Meredith Vincent, Ontario sales rep for Truck-Lite, shows off a new headlamp that has heating coils in the glass to melt snow and ice.
TORONTO, Ont. — Lighting issues continue to be a significant cause of out-of-service violations for commercial drivers, despite improvements in technology and reliability. During this year’s Roadcheck inspection blitz, 11.5% of vehicles placed out-of-service were done so due to lighting issues.
This despite the fact LED (light-emitting diode) lights last much longer than incandescent bulbs and are gradually taking over the market on truck and trailers. But preventive maintenance can go a long way towards ensuring lighting issues don’t place trucks and trailers out-of-service at roadside.


Keeping lights out of harm’s way

One way to ensure lights are not the culprit for an out-of-service designation at roadside is to keep them out of harm’s way in the first place.


Nathan Holt, marketing manager for Ex-Guard front-end protection systems, says he’s seen headlight repairs that used to cost about $200, now costing $700-$800. A front-end protection system, or moose guard, can protect the headlights and front fenders and bumper, but needs to be weighed against the cost penalty associated with the extra weight.


When operating vocational trucks, there are different options for how lights are mounted to the truck. The Peterbilt Model 567, for instance, has headlights that are not contained within the fender. This makes them easier to service and replace when damaged, but does it also make them more vulnerable to damage since they extrude from the body? Ease of replacement and susceptibility to damage are two lighting considerations when buying a new truck – especially for vocational trucks that will operate within tight workspaces.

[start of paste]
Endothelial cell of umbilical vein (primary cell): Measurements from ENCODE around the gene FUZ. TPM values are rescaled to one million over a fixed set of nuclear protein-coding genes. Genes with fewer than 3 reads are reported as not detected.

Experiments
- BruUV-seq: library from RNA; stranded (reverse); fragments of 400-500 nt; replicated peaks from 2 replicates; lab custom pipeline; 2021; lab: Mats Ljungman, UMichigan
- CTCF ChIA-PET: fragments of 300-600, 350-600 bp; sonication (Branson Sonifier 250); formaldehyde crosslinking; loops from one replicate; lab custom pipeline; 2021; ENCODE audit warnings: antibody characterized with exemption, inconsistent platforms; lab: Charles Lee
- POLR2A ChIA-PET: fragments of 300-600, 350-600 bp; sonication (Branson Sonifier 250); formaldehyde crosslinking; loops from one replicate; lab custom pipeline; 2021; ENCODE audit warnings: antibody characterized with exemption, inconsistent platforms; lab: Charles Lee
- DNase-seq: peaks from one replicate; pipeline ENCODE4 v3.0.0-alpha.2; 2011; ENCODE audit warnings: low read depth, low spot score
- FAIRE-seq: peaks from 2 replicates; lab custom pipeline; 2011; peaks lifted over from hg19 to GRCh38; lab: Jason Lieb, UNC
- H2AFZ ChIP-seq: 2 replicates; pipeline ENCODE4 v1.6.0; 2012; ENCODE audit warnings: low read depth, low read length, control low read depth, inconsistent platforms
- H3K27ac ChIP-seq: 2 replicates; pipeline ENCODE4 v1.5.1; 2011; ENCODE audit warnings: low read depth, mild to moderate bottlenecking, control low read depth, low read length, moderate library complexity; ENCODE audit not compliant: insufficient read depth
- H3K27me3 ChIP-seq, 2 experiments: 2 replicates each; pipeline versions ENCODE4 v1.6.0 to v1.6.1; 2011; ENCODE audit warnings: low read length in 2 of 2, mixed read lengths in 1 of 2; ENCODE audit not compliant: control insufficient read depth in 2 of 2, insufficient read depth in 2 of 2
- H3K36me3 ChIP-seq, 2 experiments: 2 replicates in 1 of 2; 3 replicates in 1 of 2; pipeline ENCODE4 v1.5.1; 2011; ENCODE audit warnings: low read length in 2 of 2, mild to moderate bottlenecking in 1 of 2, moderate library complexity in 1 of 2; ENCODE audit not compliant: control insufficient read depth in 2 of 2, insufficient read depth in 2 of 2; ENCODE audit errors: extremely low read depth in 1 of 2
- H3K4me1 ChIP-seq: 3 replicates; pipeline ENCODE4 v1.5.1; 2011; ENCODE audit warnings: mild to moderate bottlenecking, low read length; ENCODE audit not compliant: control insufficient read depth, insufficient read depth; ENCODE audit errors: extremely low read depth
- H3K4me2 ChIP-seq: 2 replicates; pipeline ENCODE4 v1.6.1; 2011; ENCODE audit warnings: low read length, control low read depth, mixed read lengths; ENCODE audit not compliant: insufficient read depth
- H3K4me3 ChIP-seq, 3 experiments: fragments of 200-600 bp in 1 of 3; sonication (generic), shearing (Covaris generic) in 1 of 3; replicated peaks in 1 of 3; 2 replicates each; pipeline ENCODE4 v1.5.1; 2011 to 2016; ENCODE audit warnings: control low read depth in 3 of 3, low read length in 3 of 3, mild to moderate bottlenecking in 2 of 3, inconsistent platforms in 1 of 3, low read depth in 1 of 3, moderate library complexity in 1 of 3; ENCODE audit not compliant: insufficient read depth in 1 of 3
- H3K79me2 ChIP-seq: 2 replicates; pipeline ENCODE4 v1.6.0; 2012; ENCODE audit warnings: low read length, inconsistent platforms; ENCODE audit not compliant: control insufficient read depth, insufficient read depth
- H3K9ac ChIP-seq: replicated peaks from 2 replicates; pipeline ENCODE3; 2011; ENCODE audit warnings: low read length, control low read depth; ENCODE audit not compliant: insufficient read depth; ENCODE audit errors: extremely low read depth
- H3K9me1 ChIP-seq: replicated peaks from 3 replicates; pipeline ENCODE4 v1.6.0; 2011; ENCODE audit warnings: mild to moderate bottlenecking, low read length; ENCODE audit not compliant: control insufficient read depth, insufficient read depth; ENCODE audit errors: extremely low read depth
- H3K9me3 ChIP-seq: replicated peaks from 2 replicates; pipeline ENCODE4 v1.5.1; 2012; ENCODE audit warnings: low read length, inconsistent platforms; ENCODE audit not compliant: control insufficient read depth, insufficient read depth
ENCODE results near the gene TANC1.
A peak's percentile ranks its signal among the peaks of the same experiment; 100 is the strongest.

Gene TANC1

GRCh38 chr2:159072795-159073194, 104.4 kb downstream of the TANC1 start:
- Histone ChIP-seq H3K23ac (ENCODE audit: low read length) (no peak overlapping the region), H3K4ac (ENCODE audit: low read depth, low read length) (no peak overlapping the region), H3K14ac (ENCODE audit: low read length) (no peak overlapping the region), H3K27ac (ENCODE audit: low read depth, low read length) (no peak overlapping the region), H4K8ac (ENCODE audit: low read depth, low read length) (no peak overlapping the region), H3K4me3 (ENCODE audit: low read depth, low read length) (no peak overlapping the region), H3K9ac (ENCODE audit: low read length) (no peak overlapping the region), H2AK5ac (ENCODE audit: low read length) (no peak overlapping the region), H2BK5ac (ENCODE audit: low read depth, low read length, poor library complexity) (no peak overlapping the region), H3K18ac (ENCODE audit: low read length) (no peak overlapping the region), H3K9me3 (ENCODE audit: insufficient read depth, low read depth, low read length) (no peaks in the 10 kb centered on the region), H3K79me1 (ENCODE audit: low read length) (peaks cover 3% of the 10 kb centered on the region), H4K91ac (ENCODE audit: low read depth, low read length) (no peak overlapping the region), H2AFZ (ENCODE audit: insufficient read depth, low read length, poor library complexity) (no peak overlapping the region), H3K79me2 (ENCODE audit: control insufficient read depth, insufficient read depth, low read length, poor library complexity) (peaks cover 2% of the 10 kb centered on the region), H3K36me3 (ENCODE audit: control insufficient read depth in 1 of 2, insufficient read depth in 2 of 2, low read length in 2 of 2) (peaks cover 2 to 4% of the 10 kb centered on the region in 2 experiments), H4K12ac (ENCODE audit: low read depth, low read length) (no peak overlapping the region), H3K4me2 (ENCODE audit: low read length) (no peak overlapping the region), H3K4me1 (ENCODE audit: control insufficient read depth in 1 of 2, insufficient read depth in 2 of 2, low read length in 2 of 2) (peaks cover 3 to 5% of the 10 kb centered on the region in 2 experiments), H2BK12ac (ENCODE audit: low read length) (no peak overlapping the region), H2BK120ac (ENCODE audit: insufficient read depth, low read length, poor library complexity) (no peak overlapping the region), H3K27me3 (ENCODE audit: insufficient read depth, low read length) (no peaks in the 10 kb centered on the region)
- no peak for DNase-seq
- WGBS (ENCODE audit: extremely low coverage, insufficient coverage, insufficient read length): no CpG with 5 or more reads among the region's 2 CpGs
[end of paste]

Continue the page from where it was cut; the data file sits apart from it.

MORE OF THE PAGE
The case for LEDs

LED lighting has become a no-brainer in most applications, as prices have decreased. They draw less current than incandescent bulbs and last much longer. They also provide greater visibility and in the case of headlights, a truer, whiter, brightness.


“Incandescents are old technology,” says Meredith Vincent, regional sales manager, Ontario, for Truck-Lite. “That’s what fleets and owner-operators used forever, because that’s what was available. Now that the LED is readily available and more cost-effective, it’s lower maintenance and takes years of usage before you need to change anything.”


But to get the full advantages of an LED, as with any other component, it’s important to choose quality product. Brent Edmonson, a technician with Vision Truck Group, says the market is rife with poor-quality offshore LED lights.


“They have vibration problems, they get full of moisture, the lenses crack and discolor,” Edmonson says of poor-quality LED lights. Even body builders will frequently install poor-quality LED lights on equipment, he notes.


“You have a nearly $1-million concrete pumper that will have crappy Chinese LEDs on it,” he says. “But there are lots of good ones out there. Grote makes LEDs right here in Kitchener-Waterloo. There’s a lot of good stuff made here in North America but they insist on putting cheap crap on, and if you get a year out of it, consider yourself lucky. LEDs can be good for 10 years, or the life of the truck – hundreds of thousands of hours – but hardly anyone, it seems, buys the good ones. It’s frustrating.”


The LED headlamps on the new Volvo VNL have a fan at the rear, that blows heat to the front of the lamp when necessary to help melt snow and ice.



But can LEDs handle the cold?

One knock against LED lighting is that they don’t generate heat at the front of the lamp, leading to the possibility of snow and ice accumulation. It’s a debatable subject, but one that manufacturers have taken steps to address.


When Volvo introduced its new VNL, it came fitted with innovative LED headlights equipped with a fan at the rear of the lamp. When ambient temperatures decline, the fan automatically turns on, pushing the heat from the rear of the lamp to the front, keeping the headlight clear of any snow and ice.